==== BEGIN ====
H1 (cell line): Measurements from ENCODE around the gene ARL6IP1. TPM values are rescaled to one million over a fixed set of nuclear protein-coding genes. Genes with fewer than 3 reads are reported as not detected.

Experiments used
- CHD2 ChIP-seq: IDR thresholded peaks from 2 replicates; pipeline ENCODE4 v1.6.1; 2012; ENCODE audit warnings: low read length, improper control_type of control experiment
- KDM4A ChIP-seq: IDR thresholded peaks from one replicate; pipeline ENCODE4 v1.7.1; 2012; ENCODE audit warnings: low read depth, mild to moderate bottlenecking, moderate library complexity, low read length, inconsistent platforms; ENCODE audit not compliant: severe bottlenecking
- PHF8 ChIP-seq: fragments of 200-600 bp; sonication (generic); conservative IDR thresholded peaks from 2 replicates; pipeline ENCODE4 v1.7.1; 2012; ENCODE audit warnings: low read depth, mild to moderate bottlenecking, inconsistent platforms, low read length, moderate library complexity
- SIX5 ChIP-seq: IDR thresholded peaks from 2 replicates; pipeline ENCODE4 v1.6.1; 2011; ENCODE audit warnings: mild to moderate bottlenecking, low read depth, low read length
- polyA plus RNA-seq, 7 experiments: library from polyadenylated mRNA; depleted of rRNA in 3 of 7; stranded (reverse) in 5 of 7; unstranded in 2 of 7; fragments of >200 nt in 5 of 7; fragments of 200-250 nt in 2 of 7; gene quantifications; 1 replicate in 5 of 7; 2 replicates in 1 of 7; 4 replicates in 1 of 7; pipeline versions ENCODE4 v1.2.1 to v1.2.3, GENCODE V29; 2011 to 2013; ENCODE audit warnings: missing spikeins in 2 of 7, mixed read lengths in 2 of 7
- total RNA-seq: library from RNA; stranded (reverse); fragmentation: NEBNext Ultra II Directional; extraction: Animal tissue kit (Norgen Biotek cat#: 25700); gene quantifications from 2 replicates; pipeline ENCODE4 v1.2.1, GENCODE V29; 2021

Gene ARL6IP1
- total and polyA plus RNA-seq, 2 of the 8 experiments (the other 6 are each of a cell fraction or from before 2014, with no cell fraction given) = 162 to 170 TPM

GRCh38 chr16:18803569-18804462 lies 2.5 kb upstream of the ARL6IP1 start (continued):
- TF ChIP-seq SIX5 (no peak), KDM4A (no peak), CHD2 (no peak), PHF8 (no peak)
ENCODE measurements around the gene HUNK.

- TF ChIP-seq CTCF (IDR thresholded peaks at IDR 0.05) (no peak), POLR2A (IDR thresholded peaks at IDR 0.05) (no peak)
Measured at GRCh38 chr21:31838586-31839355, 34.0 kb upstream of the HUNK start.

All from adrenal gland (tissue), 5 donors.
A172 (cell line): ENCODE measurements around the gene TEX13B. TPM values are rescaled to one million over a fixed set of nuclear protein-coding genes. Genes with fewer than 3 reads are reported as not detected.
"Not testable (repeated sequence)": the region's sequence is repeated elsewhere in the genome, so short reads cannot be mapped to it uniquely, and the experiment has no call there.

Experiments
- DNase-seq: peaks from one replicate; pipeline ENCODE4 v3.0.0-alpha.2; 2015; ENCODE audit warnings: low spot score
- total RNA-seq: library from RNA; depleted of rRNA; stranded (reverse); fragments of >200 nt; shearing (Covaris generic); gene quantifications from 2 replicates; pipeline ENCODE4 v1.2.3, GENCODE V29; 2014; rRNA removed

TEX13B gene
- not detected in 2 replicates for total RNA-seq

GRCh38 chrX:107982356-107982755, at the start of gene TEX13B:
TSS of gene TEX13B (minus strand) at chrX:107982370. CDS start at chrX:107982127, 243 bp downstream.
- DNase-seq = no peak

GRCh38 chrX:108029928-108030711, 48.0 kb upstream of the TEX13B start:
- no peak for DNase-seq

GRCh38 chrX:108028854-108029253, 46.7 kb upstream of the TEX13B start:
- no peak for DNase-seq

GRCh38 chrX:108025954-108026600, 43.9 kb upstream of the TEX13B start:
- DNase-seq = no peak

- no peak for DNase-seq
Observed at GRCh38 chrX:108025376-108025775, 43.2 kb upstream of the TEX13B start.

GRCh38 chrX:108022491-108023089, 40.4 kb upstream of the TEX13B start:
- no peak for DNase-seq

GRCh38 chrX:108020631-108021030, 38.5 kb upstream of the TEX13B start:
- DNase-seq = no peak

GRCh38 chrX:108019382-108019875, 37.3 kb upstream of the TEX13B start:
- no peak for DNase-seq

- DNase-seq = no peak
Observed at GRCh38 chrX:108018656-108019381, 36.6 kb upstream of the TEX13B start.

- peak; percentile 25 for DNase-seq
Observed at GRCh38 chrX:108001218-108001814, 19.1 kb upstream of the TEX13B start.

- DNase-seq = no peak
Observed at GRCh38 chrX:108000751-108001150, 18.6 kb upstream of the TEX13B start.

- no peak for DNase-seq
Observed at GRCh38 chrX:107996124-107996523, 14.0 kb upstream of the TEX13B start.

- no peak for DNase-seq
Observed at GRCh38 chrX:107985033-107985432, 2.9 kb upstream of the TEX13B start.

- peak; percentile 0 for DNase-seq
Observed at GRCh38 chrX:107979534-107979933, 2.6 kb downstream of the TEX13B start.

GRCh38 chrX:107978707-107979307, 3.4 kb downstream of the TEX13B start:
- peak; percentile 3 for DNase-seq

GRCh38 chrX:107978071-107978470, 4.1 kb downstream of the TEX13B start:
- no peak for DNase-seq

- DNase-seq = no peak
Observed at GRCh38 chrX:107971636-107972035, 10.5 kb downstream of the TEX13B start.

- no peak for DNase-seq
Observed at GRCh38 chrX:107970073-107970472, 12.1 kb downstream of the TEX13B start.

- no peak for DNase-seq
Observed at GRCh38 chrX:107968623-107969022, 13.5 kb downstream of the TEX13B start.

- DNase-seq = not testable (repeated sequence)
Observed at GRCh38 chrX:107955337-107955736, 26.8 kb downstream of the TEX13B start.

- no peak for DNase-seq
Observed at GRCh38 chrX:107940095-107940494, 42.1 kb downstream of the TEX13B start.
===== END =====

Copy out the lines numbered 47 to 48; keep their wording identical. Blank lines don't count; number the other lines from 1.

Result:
- no peak for DNase-seq
Observed at GRCh38 chrX:107996124-107996523, 14.0 kb upstream of the TEX13B start.